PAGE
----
OLIVER KATZ Personal Real Estate Corporation

    CRISTINA STAICU Personal Real Estate Corporation

    SUNRIVER $479,900 WHIFFIN SPIT $384,900 EAST SOOKE 599,000 BROOMHILL $156,600

    MANUFACTED HOME 08 BUILT BETTER THAN NEW

    SEPARATE WIRED SHOP

    3500 SF ON 2 LEVELS WALK-OUT RANCHER IMMAC. INSIDE & OUT

    BRAND NEW TOWNHOME 3BR 3 BA. DOUBLE GARAGE

    TENNIS, SWMMING, GYM...

    STUNNING 3000 SF HOME 1.4 AC. MTN & OCEAN VIEWS

    SHOWS BEAUTIFULLY

    BUYING or SELLING ??? Call 250.642.6480

  • 2 I NEWS I SOOKENEWSMIRROR.COM WEDNESDAY, FEBRUARY 10, 2016

    Publisher: Rod Sluggett [email protected]: Kevin Laird [email protected]: Octavian Lacatusu [email protected]: [email protected]: [email protected]: Vicky Sluggett [email protected] Manager: Deb Stolth [email protected]

    How to reach us 250.642.5752 fax: [email protected]

    SUPERSPECIALS

    For all your Insurance needsHome Business Farm Auto

    Don McCormick

    Serving Sooke for over 35 years

    250-882-7411

    Looking for investment or retirement advice?Talk to me today.

    Debra Johnston, PFPFinancial Planner

    [email protected]

    Marys Gems & BeadsMary Marshall

    owner/designer

    semi-precious beads

    6756 Horne Rd I 250.888.6960

    Open Saturday11-3pmMon-Fri by app

    Sweeth eartfor yourhearts & pearls

    The Pink Wall Hair Salon

    with highlights or colourand receive a Free cut!

    Plus a chance to Win a luxurious hair care gift set valued over $100

    Embrace your new style

    Call Chantelle today!250-208-8460 or

    Email: [email protected]

    Shoreline DesignSpecializing in water accessover steep and rugged terrain Fully insured Excellent references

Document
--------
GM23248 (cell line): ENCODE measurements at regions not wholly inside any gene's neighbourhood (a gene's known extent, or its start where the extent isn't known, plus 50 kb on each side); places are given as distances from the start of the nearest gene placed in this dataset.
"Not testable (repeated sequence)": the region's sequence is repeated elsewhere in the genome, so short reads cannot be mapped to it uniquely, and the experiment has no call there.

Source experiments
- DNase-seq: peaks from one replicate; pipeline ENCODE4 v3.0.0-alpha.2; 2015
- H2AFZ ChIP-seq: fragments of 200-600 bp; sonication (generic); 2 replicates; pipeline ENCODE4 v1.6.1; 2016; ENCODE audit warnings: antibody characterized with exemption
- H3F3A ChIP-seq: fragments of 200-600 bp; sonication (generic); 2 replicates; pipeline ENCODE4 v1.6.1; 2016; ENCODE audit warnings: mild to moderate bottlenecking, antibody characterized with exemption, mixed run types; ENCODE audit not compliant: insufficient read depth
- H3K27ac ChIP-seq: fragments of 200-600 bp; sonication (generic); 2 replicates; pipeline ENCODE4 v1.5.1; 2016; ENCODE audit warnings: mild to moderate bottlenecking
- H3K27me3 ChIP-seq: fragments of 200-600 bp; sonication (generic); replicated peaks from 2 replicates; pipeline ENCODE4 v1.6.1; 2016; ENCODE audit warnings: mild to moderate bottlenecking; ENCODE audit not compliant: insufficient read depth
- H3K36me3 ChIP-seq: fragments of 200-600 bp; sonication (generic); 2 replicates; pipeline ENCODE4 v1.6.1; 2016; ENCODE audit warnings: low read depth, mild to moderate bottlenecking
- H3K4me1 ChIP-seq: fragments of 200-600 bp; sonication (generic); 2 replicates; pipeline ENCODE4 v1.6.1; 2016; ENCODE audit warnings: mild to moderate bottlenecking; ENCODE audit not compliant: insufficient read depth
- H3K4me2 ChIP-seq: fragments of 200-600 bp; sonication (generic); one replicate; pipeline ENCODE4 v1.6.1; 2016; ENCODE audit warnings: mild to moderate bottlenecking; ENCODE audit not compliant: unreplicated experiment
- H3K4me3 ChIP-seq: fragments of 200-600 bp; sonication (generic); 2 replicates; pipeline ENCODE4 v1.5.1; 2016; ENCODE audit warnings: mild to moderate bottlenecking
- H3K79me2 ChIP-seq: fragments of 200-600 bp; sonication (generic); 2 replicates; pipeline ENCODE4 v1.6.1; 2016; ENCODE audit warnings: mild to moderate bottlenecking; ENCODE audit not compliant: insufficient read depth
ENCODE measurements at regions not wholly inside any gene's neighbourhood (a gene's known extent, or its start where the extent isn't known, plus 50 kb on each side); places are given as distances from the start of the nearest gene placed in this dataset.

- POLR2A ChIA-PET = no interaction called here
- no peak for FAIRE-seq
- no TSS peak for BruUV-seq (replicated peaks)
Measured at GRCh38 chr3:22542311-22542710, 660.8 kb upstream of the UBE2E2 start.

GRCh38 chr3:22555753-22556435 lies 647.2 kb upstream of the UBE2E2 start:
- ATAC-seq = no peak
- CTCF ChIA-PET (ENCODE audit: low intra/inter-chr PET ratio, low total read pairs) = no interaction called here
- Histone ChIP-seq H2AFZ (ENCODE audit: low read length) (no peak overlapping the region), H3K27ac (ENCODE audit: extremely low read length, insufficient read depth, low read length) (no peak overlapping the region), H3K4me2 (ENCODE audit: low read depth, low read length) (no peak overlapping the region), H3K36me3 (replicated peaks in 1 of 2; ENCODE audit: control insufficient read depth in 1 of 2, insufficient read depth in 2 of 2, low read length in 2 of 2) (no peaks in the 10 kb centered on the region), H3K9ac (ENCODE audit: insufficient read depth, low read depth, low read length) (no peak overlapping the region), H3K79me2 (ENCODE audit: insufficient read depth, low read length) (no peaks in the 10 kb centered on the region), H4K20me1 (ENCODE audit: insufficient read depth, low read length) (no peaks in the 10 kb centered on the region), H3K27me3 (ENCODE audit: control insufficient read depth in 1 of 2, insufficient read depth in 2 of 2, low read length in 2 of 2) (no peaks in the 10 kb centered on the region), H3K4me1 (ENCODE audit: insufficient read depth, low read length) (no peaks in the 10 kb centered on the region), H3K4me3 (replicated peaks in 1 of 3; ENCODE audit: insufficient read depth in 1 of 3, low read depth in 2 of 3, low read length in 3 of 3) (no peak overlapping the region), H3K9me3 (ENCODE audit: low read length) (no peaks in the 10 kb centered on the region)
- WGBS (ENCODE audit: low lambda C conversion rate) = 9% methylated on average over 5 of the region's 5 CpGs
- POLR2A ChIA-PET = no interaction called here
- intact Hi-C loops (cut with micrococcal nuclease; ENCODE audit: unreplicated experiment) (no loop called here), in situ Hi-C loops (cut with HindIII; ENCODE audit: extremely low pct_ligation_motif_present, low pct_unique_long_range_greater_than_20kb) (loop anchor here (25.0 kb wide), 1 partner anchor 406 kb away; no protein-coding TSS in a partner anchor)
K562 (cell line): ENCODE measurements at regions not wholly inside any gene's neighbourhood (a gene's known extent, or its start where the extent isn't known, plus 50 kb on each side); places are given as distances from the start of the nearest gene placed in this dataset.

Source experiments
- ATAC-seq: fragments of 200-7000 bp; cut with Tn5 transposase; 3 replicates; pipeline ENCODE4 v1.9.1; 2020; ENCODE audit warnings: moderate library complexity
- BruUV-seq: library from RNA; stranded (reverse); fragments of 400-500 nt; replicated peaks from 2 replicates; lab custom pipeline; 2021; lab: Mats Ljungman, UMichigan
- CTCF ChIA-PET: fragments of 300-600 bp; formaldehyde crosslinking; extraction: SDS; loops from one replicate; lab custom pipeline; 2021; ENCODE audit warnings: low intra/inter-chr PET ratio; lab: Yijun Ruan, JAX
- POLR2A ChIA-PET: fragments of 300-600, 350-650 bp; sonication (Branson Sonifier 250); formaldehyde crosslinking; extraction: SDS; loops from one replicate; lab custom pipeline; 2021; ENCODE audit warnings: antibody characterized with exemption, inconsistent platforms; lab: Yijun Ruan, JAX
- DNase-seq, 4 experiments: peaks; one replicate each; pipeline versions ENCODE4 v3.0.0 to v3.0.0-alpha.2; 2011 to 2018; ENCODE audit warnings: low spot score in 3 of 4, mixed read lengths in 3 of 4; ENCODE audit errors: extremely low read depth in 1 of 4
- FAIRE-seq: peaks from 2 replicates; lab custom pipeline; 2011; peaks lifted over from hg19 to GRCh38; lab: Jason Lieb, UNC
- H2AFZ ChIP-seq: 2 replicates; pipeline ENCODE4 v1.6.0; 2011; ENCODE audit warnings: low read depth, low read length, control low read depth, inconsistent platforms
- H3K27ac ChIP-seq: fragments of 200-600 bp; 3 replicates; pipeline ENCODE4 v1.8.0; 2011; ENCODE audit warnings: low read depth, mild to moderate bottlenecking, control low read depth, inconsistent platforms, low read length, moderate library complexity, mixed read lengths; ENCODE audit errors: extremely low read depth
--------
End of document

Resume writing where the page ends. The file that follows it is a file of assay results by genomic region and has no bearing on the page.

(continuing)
Peter Christenson 250.858.9575shorelinedesign.ca

    Its time to let your garden rest til Spring

    Come see us for: Garden waste

    drop-off Soil & Mulches

    Compost & Manure Decorative Rock Sand and

    AggregatesSee our price list at: www.sookesoil.com

    Open Monday-Saturday 8:30am-4:30pm2810 Ramsden Road (3300 block of Otter Point Rd,

    block west of Sooke Business Park)

    250-642-65096852 West Coast Road

    Sooke, BC V9Z 0V2www.sookemarinecentre.com

    Sales, Service & Parts for all Outboard and Sterndrives

    2016 Modelsin Store Now

    PROUDLY SERVING SOOKE, METCHOSIN,JORDAN RIVER AND SOMBRIO !

    OUR LOCAL WEEKLYSPECIALS ARE BACK

    CAPITAL REGIONAL DISTRICTSOOKE & ELECTORAL AREA PARKS AND RECREATION

    COMMISSIONREGULAR MEETING

    SEAPARC Leisure Complex, Boardroom

    Thursday, February 11, 2016 at 1pm* *new date/time

    Public Welcome to AttendFor meeting confirmation or for further information,

    please contact the SEAPARC Leisure Complex at 642-8000.

    For meeting schedules, agendas and minutes, visit:

    https://www.crd.bc.ca/seaparc/about-us/about-the-recreation-commission

    Want to see your shot featured as a Reader Photo of the Week?

    Were seeking shots that grab our attention for their creativity, impact, humour or beauty, taken in the Sooke region. They can be of people, nature or the urban environment. Email your submissions to [email protected]

    Reader Photo of the WeekShirley resident Michele Brown caught the last silvery rays highlighting the water and the driftwood on Gordons Beach. Readers Photo of the Week is sponsored by the Stickleback West Coast Eatery.

    A 36-year-old Sooke man is facing numer-ous charges after police arrested a sus-pect attempting to steal items from a vehicle.

    Michael Godolphin is in custody and is charged with theft under $5,000 and sev-eral counts of breach of probation.

    Godolphin is well-known to police and had just moved back to Sooke, said RCMP Cpl. Joe Holmes.

    Police are continuing to actively monitor and investigate theft from vehicles in the Sooke area, and encourage the public not to leave any valuables in their vehicles.

    Man arrested after attempt to steal from vehicles

    Sookes Most Wanted

    Tyson KAYESAge: 36Wanted: Breach of probation